Me, the Axe, and the Wand
1982 James Surls Born: Terrell, Texas 1943 pine, mahogany, oak, hickory and rattan 125 1/2 x 53 x 26 in. (318.8 x 134.6 x 66.0 cm) Smithsonian American Art Museum Gift of Barbara and Donald Zale in honor of George and Julie Tobolowsky and James and Charmaine Surls © 1982, James Surls 2005.27A-D Not currently on view
Me, the Axe, and the Wand embodies the "demons lurking in the wood pile" that Surls credits for his art. This comic and menacing figure represents the sculptor's creative energy spiraling up out of the southeast Texas woods like a witch in a tornado. A house where a head ought to be evokes the home Surls grew up in, learning from his father to use tools and to improvise. The manic genie's mission is both creative and destructive. He will use the ax to cut down a tree that, in turn, will become something new and transcendent. The coiled, muscular body and ancient eyes signal the "power of singular belief" that Surls shares with the folk artists he admires and that he feels any artist needs to create powerful work.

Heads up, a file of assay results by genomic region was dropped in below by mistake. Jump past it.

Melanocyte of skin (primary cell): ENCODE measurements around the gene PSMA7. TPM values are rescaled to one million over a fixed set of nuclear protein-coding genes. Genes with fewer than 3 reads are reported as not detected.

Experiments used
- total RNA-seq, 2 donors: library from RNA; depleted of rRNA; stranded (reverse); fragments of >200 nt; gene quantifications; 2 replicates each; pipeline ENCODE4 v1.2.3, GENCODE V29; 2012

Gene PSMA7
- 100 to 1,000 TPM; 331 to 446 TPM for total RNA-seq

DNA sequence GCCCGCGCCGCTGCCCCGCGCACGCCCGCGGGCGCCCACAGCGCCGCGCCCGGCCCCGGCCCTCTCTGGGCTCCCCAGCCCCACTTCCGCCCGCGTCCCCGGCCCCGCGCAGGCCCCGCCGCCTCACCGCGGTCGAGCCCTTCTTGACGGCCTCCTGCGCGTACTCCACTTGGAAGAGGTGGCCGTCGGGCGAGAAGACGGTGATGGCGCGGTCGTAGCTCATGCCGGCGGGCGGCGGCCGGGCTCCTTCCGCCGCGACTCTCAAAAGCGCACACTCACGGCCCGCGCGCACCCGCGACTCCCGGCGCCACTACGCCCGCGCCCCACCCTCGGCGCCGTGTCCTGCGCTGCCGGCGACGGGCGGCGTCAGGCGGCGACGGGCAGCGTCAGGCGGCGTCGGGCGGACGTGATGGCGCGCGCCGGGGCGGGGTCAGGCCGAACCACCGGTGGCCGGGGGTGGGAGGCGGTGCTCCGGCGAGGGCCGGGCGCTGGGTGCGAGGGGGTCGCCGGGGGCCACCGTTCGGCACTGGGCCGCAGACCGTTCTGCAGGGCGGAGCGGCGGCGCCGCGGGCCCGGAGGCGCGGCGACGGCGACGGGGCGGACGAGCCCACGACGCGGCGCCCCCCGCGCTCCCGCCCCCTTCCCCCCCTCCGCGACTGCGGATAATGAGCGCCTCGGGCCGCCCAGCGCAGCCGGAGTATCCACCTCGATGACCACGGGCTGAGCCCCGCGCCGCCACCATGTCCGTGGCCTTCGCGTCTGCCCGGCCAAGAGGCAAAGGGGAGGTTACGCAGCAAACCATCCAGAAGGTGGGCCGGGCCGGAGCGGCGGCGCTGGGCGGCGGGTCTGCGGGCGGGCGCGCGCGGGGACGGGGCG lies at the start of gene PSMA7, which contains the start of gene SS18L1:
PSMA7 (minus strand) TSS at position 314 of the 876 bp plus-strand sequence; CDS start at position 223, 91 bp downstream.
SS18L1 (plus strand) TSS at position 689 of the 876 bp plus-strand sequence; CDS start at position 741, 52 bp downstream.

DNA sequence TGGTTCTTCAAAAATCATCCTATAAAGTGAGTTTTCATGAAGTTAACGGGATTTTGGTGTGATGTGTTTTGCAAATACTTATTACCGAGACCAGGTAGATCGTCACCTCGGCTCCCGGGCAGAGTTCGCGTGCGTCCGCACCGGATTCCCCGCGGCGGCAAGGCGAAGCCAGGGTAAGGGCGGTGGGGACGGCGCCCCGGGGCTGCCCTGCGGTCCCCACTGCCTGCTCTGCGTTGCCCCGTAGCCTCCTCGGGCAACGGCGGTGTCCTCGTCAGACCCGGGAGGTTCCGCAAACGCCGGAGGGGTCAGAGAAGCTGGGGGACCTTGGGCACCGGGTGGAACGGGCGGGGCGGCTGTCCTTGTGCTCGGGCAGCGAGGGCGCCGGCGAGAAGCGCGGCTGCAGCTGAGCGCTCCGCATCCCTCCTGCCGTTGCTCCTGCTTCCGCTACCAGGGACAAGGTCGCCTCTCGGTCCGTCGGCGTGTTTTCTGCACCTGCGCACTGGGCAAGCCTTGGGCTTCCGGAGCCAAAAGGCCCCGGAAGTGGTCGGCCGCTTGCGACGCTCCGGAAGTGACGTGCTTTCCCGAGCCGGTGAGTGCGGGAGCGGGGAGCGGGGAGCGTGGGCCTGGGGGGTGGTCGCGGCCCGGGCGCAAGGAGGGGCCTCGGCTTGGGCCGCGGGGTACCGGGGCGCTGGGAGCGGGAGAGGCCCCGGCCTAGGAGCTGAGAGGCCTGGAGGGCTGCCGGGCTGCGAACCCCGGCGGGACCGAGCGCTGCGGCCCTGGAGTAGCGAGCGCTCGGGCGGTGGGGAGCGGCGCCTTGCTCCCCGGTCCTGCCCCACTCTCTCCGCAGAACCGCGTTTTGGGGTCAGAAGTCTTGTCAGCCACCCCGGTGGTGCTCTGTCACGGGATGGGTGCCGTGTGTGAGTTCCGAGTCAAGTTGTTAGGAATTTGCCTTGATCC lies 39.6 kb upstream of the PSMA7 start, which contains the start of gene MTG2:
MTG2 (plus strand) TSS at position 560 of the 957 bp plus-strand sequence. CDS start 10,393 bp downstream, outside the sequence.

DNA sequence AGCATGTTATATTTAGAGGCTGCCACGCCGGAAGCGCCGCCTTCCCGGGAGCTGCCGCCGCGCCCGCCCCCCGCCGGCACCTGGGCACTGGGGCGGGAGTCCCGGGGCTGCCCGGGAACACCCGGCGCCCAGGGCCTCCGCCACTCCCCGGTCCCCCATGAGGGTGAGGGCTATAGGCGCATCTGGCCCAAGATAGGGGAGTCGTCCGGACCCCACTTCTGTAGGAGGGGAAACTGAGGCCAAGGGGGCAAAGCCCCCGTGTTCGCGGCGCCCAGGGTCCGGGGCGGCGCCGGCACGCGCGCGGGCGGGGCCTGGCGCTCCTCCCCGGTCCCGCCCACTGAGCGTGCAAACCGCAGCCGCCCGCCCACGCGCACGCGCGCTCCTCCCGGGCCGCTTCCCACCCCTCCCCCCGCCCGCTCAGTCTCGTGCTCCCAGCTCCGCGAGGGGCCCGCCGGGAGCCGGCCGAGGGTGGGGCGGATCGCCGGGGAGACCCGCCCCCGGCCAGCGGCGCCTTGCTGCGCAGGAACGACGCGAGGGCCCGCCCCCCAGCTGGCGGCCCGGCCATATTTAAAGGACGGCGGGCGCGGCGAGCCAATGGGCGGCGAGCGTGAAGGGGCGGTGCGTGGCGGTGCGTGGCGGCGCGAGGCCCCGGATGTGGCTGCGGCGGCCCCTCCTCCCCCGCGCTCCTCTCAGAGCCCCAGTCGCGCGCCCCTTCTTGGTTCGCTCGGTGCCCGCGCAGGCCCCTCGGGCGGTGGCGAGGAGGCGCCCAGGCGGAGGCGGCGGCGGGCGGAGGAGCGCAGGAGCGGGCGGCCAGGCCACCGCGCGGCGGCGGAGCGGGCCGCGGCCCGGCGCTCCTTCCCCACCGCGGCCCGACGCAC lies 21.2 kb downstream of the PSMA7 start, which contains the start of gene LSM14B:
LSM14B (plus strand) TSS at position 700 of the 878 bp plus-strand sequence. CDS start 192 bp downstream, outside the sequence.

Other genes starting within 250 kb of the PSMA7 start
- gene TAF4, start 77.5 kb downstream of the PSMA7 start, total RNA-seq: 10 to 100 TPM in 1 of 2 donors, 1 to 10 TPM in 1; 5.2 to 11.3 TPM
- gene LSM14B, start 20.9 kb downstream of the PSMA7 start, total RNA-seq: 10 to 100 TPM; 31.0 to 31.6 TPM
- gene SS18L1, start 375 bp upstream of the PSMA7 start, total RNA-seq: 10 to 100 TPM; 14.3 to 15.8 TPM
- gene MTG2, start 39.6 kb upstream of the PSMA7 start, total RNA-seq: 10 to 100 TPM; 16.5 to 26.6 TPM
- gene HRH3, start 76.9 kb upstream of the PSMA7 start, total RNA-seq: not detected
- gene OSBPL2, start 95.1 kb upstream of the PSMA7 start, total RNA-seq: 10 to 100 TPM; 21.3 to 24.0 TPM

Exhibition Label, Smithsonian American Art Museum, 2006
Object - tool - axe
About James Surls
Born: Terrell, Texas 1943